Implicit Religion, Vol 12, No 1 (2009)

Rogue Agents, Religion, and the Rule of Law: The Limits of Legalism in the Face of Weapons of Mass Destruction

Jenna Reinbold
Issued Date: 7 Aug 2009


This article explores the resurgence of a certain quasi religious discourse of nuclear threat within the post-9/11 policymaking of the Bush Administration; a discourse which has inflected American nuclear policymaking throughout the past sixty years, but which has proven profoundly dissonant within the international legal landscape of the early twenty-first century. Drawing upon Carl Schmitt’s concept of “political theology,” I elucidate the manner in which nuclear weapons technology has served since 1945 to undergird a powerful praxis of American sovereignty—a sovereignty threatened simultaneously by the dissemination of nuclear technology throughout the world, and by the ever-burgeoning regulatory mechanisms of international law. Ultimately, I assert that the concept of political theology not only provides us with an important means of deciphering the Bush Administration’s eschatological policymaking language, but that it clarifies what has proven to be an intimate connection between the discourse of nuclear threat and this Administration’s endeavor to bolster the sovereignty of the US—particularly of its executive branch.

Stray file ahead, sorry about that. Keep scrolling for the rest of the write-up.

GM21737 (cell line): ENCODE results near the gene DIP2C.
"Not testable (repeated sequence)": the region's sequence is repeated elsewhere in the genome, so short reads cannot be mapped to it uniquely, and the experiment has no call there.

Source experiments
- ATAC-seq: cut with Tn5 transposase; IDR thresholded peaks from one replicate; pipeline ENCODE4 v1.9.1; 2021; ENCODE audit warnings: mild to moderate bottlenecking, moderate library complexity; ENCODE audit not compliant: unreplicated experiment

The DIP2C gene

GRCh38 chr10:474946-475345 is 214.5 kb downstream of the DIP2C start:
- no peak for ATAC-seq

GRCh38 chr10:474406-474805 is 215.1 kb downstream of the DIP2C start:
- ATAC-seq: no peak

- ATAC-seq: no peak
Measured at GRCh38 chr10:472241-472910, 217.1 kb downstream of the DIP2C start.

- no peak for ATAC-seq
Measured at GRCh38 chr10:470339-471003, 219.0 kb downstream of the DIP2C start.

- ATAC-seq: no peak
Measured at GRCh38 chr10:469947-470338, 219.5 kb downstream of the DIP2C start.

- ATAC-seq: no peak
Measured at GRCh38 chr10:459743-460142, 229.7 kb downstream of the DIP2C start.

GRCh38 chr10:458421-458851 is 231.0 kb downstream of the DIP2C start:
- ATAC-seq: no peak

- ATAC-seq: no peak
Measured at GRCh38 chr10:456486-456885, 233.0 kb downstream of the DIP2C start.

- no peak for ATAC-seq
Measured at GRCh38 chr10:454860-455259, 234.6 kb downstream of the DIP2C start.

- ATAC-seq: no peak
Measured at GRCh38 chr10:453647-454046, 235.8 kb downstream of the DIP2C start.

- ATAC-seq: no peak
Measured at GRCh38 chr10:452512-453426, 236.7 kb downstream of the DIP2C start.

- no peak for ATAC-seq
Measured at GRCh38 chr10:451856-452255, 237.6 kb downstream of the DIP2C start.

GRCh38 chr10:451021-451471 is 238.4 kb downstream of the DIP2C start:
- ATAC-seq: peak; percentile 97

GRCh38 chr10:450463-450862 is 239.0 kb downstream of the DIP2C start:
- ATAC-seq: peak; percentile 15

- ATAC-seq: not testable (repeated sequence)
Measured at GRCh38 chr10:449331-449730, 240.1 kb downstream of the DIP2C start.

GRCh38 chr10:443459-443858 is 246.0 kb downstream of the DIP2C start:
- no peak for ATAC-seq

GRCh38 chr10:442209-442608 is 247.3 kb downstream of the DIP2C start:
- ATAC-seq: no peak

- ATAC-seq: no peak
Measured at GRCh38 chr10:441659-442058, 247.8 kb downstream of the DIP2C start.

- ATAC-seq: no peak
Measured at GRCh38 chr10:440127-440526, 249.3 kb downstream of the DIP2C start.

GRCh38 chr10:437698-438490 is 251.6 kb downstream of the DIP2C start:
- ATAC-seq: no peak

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DOI: 10.1558/imre.v12i1.003


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